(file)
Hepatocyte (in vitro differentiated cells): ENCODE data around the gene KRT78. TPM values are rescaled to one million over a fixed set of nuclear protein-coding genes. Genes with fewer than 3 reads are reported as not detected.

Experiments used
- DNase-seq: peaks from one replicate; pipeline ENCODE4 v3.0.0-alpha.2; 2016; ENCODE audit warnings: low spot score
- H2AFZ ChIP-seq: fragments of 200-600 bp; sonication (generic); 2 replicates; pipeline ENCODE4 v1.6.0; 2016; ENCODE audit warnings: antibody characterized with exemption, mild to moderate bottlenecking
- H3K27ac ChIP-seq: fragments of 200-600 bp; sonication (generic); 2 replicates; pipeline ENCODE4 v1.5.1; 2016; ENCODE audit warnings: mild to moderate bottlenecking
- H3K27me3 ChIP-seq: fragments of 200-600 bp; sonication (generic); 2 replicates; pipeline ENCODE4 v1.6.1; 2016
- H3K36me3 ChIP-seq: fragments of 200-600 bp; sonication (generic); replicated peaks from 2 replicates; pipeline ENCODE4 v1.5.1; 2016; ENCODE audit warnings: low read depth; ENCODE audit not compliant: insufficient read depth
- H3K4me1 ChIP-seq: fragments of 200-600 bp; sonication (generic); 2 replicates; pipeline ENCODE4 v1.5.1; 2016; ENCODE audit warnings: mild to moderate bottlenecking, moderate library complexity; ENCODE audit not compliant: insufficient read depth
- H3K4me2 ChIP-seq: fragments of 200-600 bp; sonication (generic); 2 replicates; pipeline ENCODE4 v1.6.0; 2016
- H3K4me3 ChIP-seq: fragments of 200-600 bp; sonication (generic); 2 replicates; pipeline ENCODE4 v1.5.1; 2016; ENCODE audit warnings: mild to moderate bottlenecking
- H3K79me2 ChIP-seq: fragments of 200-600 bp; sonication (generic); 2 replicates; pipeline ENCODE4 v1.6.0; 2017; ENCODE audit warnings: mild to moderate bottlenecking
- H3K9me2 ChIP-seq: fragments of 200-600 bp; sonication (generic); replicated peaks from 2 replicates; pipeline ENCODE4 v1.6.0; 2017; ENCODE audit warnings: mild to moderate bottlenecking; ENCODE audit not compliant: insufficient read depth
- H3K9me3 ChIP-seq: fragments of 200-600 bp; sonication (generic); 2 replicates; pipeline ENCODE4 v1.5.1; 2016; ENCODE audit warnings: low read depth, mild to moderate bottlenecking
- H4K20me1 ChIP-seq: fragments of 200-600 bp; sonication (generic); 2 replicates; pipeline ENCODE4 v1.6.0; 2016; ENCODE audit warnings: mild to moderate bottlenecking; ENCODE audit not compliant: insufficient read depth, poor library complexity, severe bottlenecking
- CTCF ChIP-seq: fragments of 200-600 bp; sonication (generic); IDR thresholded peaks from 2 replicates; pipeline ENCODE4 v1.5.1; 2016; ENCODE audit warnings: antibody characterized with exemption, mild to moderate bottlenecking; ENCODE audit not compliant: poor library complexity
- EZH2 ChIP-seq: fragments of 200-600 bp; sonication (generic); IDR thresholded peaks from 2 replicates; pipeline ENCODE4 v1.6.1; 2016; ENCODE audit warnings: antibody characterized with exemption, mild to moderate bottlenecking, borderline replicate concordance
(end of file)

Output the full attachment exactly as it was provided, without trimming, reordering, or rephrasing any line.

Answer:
Hepatocyte (in vitro differentiated cells): ENCODE data around the gene KRT78. TPM values are rescaled to one million over a fixed set of nuclear protein-coding genes. Genes with fewer than 3 reads are reported as not detected.

Experiments used
- DNase-seq: peaks from one replicate; pipeline ENCODE4 v3.0.0-alpha.2; 2016; ENCODE audit warnings: low spot score
- H2AFZ ChIP-seq: fragments of 200-600 bp; sonication (generic); 2 replicates; pipeline ENCODE4 v1.6.0; 2016; ENCODE audit warnings: antibody characterized with exemption, mild to moderate bottlenecking
- H3K27ac ChIP-seq: fragments of 200-600 bp; sonication (generic); 2 replicates; pipeline ENCODE4 v1.5.1; 2016; ENCODE audit warnings: mild to moderate bottlenecking
- H3K27me3 ChIP-seq: fragments of 200-600 bp; sonication (generic); 2 replicates; pipeline ENCODE4 v1.6.1; 2016
- H3K36me3 ChIP-seq: fragments of 200-600 bp; sonication (generic); replicated peaks from 2 replicates; pipeline ENCODE4 v1.5.1; 2016; ENCODE audit warnings: low read depth; ENCODE audit not compliant: insufficient read depth
- H3K4me1 ChIP-seq: fragments of 200-600 bp; sonication (generic); 2 replicates; pipeline ENCODE4 v1.5.1; 2016; ENCODE audit warnings: mild to moderate bottlenecking, moderate library complexity; ENCODE audit not compliant: insufficient read depth
- H3K4me2 ChIP-seq: fragments of 200-600 bp; sonication (generic); 2 replicates; pipeline ENCODE4 v1.6.0; 2016
- H3K4me3 ChIP-seq: fragments of 200-600 bp; sonication (generic); 2 replicates; pipeline ENCODE4 v1.5.1; 2016; ENCODE audit warnings: mild to moderate bottlenecking
- H3K79me2 ChIP-seq: fragments of 200-600 bp; sonication (generic); 2 replicates; pipeline ENCODE4 v1.6.0; 2017; ENCODE audit warnings: mild to moderate bottlenecking
- H3K9me2 ChIP-seq: fragments of 200-600 bp; sonication (generic); replicated peaks from 2 replicates; pipeline ENCODE4 v1.6.0; 2017; ENCODE audit warnings: mild to moderate bottlenecking; ENCODE audit not compliant: insufficient read depth
- H3K9me3 ChIP-seq: fragments of 200-600 bp; sonication (generic); 2 replicates; pipeline ENCODE4 v1.5.1; 2016; ENCODE audit warnings: low read depth, mild to moderate bottlenecking
- H4K20me1 ChIP-seq: fragments of 200-600 bp; sonication (generic); 2 replicates; pipeline ENCODE4 v1.6.0; 2016; ENCODE audit warnings: mild to moderate bottlenecking; ENCODE audit not compliant: insufficient read depth, poor library complexity, severe bottlenecking
- CTCF ChIP-seq: fragments of 200-600 bp; sonication (generic); IDR thresholded peaks from 2 replicates; pipeline ENCODE4 v1.5.1; 2016; ENCODE audit warnings: antibody characterized with exemption, mild to moderate bottlenecking; ENCODE audit not compliant: poor library complexity
- EZH2 ChIP-seq: fragments of 200-600 bp; sonication (generic); IDR thresholded peaks from 2 replicates; pipeline ENCODE4 v1.6.1; 2016; ENCODE audit warnings: antibody characterized with exemption, mild to moderate bottlenecking, borderline replicate concordance